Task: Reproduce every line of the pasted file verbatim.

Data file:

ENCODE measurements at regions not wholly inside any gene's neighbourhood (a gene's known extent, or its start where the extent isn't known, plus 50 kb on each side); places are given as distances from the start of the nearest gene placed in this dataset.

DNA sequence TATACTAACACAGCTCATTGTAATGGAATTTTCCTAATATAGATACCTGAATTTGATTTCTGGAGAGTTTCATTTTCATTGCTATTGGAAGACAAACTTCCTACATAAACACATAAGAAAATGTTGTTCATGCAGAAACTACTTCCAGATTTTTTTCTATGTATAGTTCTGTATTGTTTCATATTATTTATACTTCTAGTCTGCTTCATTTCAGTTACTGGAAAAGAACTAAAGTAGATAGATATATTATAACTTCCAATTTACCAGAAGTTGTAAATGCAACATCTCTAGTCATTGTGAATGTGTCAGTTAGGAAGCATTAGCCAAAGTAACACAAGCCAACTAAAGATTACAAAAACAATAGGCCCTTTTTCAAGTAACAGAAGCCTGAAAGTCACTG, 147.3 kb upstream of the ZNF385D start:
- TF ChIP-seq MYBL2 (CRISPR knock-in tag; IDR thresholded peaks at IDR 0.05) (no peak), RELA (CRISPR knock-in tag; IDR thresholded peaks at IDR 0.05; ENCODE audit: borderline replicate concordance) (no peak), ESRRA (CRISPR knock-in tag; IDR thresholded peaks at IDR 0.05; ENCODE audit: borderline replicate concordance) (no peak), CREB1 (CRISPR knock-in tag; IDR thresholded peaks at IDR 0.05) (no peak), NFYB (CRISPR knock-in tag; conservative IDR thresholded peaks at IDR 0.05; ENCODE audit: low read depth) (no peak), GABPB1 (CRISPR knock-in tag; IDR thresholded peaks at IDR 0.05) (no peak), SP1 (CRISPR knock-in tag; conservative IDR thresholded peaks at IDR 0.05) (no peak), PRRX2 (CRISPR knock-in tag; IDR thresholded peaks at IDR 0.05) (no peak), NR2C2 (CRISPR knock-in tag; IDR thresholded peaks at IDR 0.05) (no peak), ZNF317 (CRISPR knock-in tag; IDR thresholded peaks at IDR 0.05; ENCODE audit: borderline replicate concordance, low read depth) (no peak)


ENCODE measurements at regions not wholly inside any gene's neighbourhood (a gene's known extent, or its start where the extent isn't known, plus 50 kb on each side); places are given as distances from the start of the nearest gene placed in this dataset.

DNA sequence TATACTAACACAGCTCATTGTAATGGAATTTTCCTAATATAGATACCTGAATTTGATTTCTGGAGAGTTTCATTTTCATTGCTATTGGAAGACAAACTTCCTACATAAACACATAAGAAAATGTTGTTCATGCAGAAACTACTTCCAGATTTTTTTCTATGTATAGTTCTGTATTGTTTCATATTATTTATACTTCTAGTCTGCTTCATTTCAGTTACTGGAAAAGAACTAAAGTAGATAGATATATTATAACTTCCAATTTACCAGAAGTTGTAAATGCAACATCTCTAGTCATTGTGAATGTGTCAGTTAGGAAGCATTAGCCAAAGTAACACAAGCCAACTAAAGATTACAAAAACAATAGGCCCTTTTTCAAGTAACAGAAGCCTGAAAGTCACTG, 147.3 kb upstream of the ZNF385D start:
- TF ChIP-seq MYBL2 (CRISPR knock-in tag; IDR thresholded peaks at IDR 0.05) (no peak), RELA (CRISPR knock-in tag; IDR thresholded peaks at IDR 0.05; ENCODE audit: borderline replicate concordance) (no peak), ESRRA (CRISPR knock-in tag; IDR thresholded peaks at IDR 0.05; ENCODE audit: borderline replicate concordance) (no peak), CREB1 (CRISPR knock-in tag; IDR thresholded peaks at IDR 0.05) (no peak), NFYB (CRISPR knock-in tag; conservative IDR thresholded peaks at IDR 0.05; ENCODE audit: low read depth) (no peak), GABPB1 (CRISPR knock-in tag; IDR thresholded peaks at IDR 0.05) (no peak), SP1 (CRISPR knock-in tag; conservative IDR thresholded peaks at IDR 0.05) (no peak), PRRX2 (CRISPR knock-in tag; IDR thresholded peaks at IDR 0.05) (no peak), NR2C2 (CRISPR knock-in tag; IDR thresholded peaks at IDR 0.05) (no peak), ZNF317 (CRISPR knock-in tag; IDR thresholded peaks at IDR 0.05; ENCODE audit: borderline replicate concordance, low read depth) (no peak)